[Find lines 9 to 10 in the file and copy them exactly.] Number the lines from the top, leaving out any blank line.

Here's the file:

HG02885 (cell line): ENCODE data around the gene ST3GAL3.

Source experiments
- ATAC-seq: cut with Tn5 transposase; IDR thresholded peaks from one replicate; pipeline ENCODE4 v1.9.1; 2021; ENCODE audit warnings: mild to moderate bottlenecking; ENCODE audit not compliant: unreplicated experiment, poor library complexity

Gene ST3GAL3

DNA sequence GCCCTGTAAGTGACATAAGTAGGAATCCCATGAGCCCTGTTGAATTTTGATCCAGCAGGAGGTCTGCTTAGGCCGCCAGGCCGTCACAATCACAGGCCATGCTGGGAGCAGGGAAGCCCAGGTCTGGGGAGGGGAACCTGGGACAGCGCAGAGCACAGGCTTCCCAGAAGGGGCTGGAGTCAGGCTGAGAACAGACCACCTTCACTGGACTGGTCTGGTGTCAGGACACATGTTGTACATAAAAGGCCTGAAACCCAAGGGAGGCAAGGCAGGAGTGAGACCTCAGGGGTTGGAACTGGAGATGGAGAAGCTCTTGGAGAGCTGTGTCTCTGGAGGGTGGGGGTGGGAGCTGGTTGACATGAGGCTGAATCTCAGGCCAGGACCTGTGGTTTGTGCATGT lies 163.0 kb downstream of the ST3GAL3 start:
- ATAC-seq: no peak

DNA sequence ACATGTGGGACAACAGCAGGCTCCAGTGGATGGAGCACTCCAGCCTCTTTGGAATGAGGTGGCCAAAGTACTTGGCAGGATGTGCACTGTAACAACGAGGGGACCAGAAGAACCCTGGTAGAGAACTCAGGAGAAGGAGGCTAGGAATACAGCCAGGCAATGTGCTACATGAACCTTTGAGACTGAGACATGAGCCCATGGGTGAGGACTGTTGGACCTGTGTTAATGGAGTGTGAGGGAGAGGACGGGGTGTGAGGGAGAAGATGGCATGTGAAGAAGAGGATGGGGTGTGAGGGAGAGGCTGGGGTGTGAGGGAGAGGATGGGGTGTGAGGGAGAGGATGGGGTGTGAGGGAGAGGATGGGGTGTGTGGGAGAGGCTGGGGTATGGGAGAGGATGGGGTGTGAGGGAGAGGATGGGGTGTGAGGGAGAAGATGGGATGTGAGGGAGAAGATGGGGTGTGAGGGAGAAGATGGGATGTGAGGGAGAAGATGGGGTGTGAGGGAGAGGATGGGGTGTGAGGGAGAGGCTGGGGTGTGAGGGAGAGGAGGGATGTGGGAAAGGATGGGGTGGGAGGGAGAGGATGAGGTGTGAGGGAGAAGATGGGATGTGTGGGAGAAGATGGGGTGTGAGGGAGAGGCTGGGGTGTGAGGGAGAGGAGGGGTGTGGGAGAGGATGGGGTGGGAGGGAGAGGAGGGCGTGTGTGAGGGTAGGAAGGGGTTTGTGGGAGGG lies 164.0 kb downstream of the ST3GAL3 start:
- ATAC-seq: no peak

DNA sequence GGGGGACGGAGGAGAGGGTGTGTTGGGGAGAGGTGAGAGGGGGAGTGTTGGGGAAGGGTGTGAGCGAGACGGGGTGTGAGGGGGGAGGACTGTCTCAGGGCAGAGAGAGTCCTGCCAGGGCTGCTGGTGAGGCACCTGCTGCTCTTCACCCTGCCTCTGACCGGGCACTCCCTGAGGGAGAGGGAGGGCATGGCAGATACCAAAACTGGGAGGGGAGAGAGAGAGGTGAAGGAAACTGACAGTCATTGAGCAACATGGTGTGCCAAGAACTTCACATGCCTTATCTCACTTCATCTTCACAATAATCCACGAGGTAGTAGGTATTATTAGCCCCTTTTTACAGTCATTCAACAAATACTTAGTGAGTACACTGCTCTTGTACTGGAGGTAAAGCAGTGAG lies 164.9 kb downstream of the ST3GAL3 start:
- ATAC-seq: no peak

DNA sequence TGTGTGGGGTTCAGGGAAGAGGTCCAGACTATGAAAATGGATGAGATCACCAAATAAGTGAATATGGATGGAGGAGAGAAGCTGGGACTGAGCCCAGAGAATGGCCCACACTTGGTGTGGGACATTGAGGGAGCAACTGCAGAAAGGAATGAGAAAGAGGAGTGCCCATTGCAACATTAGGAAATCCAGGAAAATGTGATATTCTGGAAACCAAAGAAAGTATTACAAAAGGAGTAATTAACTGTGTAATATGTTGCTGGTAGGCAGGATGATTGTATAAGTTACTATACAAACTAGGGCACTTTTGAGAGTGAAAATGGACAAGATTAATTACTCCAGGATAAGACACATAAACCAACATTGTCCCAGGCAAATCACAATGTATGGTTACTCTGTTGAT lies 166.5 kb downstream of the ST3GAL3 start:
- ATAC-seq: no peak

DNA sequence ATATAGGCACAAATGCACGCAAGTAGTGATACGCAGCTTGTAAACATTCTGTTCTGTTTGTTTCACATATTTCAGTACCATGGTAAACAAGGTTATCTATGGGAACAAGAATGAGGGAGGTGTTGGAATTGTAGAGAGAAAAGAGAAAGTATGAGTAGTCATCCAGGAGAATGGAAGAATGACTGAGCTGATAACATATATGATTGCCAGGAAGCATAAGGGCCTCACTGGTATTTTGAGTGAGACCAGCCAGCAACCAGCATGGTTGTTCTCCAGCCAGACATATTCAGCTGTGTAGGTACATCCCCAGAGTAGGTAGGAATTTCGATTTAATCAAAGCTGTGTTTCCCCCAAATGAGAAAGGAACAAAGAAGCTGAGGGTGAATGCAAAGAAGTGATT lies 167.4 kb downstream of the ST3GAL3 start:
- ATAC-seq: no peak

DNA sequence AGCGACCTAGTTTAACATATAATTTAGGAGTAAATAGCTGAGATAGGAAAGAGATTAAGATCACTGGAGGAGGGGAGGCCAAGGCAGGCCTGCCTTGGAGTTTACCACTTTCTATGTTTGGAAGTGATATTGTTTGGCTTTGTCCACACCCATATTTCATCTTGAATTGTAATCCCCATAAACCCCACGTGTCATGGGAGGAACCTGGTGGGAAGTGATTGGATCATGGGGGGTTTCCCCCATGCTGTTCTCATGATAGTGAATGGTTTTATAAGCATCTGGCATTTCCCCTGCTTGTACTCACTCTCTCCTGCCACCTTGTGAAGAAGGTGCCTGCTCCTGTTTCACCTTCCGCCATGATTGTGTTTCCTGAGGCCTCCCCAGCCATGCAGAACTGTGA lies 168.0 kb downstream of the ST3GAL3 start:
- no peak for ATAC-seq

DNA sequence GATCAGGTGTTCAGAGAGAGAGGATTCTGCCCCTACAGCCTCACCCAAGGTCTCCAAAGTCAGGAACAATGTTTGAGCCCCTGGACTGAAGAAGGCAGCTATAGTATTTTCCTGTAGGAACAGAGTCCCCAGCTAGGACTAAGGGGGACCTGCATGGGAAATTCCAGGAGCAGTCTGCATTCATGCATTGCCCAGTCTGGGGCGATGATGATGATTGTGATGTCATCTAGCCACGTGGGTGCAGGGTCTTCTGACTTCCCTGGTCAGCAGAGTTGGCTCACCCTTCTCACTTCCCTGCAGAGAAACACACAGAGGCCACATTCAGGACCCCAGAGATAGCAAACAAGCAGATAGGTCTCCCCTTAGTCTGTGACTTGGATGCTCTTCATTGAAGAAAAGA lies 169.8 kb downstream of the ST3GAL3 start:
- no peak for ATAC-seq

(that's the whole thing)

DNA sequence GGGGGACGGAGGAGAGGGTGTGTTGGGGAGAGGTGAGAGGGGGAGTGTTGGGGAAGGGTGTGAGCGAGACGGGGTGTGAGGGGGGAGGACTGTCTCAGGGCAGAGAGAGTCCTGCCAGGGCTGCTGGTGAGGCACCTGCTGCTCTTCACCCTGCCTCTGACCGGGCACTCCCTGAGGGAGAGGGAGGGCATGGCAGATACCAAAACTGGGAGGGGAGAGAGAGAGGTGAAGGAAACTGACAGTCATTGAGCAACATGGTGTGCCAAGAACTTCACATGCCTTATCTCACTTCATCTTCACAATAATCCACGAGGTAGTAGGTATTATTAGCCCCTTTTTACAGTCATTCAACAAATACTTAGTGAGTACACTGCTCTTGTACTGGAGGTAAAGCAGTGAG lies 164.9 kb downstream of the ST3GAL3 start:
- ATAC-seq: no peak